Libby Casey, APRN – Washington DC
Alaska’s Senators are both reviewing a Pentagon report unveiled Tuesday on the effects of repealing the law banning gays in the military. It concludes that getting rid of “Don’t Ask Don’t Tell” presents little risk to the troops’ ability to carry out missions, and says 70 percent of service members surveyed believe it would have little or no effect on their units.
It’s up to the Senate whether or not to repeal “Don’t Ask Don’t Tell” as part of the Defense Authorization bill. Senator Mark Begich supports getting rid of the anti-gay policy, and points to American allies in Iraq and Afghanistan who do not have such policies and have not had problems, either in their own ranks or when working with U.S. troops. He says it’s time to move forward.
Begich sits on the Senate Armed Services Committee, which will take testimony on the study Thursday from Defense Secretary Robert Gates, chairman of the Joint Chiefs of Staff Mike Mullen, and top military leaders.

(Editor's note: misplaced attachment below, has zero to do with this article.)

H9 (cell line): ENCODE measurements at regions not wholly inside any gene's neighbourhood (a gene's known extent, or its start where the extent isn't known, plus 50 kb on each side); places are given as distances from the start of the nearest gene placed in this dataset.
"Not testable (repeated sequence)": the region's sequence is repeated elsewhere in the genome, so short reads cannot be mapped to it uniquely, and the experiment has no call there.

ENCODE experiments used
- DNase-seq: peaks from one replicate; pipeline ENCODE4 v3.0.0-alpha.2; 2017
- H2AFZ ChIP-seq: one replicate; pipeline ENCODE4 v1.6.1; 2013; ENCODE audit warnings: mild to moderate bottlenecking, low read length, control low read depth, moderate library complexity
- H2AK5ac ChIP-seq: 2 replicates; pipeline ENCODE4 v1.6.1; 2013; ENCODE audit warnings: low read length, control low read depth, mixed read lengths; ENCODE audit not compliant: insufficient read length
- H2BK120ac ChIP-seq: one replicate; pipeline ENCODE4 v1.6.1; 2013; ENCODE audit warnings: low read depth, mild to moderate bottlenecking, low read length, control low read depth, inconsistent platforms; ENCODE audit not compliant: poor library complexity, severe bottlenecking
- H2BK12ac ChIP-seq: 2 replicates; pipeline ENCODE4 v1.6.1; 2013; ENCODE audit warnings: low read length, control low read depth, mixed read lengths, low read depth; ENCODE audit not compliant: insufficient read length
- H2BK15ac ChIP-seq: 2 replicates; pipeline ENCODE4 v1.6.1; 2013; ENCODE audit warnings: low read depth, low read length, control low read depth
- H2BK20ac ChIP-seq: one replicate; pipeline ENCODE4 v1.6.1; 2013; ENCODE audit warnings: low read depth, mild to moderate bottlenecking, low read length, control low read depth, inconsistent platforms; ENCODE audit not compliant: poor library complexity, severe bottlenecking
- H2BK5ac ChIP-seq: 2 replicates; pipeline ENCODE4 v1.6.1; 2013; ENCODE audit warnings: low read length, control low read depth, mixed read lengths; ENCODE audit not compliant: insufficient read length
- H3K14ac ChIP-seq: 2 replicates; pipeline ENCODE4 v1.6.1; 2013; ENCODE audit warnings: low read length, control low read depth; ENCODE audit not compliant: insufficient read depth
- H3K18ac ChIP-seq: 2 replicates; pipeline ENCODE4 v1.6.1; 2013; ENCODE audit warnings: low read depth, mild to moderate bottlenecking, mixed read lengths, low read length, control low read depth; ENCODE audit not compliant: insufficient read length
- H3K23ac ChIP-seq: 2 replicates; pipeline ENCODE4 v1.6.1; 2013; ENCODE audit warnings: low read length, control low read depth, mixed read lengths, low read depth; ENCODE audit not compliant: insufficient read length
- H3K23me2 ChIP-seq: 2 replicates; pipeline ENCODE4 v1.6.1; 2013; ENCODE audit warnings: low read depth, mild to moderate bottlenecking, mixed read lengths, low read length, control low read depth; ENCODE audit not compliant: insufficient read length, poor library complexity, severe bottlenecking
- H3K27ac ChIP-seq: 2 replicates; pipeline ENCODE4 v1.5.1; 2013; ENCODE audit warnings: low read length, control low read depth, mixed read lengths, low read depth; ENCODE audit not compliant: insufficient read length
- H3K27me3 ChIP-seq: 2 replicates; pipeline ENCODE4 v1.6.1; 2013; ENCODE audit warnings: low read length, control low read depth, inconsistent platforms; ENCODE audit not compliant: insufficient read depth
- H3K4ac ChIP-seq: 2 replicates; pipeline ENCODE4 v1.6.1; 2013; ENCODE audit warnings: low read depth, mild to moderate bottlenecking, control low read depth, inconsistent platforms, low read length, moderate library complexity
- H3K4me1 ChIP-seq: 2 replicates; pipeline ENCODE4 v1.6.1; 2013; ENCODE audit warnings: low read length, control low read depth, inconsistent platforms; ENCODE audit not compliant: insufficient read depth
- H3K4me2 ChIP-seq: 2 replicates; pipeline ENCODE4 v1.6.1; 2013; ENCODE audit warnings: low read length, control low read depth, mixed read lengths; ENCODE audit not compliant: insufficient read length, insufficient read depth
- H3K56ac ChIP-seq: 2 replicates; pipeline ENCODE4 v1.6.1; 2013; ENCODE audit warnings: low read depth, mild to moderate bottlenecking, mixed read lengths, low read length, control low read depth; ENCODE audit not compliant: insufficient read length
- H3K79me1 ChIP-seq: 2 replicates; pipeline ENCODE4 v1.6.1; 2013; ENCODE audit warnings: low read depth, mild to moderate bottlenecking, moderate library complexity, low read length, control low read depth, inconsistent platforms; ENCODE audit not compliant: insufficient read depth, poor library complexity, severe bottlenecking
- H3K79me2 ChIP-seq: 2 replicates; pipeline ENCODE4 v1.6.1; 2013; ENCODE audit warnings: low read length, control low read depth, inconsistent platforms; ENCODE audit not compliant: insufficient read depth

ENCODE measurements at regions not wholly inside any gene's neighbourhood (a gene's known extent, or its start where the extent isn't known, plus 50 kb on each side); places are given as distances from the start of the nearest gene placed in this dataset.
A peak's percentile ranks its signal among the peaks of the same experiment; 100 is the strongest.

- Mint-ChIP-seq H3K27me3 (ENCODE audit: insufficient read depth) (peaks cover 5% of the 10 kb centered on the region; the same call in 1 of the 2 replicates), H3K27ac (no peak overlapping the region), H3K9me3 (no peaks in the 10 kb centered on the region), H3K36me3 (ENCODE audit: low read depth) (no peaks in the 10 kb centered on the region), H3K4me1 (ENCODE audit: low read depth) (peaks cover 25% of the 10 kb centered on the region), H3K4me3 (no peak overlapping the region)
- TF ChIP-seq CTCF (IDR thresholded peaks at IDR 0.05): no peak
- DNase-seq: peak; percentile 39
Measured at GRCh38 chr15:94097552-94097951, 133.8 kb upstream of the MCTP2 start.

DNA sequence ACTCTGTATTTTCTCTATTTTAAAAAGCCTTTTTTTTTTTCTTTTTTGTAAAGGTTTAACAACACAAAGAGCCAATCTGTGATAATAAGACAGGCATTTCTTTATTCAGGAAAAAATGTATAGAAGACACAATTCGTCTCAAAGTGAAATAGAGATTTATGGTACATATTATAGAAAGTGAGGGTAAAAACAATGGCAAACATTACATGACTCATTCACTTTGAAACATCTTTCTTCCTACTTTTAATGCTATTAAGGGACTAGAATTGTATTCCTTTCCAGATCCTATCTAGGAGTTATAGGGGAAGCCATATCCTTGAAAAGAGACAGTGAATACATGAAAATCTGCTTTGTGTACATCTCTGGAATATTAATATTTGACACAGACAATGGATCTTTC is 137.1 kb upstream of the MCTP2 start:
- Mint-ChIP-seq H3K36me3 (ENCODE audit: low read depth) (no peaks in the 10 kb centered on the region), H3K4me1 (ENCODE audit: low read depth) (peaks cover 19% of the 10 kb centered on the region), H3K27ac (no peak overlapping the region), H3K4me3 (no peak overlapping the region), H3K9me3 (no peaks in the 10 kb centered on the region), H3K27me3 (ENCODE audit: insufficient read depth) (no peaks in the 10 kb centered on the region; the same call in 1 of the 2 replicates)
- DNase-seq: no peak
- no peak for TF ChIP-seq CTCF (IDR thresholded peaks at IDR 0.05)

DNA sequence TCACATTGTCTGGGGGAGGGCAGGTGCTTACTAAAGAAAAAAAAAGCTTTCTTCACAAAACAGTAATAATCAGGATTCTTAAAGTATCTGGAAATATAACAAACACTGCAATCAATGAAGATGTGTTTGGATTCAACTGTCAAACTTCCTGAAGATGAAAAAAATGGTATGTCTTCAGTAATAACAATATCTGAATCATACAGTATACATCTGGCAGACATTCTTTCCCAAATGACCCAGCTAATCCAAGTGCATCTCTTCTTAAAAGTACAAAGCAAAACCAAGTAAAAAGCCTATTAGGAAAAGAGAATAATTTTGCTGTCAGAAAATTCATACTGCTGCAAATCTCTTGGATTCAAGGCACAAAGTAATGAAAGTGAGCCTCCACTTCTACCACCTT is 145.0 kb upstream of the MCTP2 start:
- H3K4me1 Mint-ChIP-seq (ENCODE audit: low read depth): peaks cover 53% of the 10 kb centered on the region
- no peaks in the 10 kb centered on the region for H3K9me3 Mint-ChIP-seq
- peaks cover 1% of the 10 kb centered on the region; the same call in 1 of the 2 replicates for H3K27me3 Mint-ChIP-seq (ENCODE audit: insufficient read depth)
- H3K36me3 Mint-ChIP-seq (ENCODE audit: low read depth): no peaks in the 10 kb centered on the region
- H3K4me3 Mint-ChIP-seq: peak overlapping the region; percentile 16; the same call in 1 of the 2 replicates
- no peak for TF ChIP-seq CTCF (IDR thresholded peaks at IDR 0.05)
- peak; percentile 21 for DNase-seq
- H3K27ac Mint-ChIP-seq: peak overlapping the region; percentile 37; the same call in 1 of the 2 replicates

Republicans are largely against repeal. But Senator Lisa Murkowski could be a possible swing vote; she’s said she wanted to wait for the study’s results and make sure repeal wouldn’t hurt troop morale and recruitment. Tuesday evening Murkowski hadn’t yet had a chance to scrutinize the newly released report, but said her top military staffer was reading it, and she plans to dig into it.
Murkowski has said Democrats should not rush passage of the Defense Authorization bill and its repeal of “Don’t Ask Don’t Tell.” She’s calling for deliberations on the Senate floor; but the Lame Duck session must wrap up by the end of the year and there’s much on the agenda.
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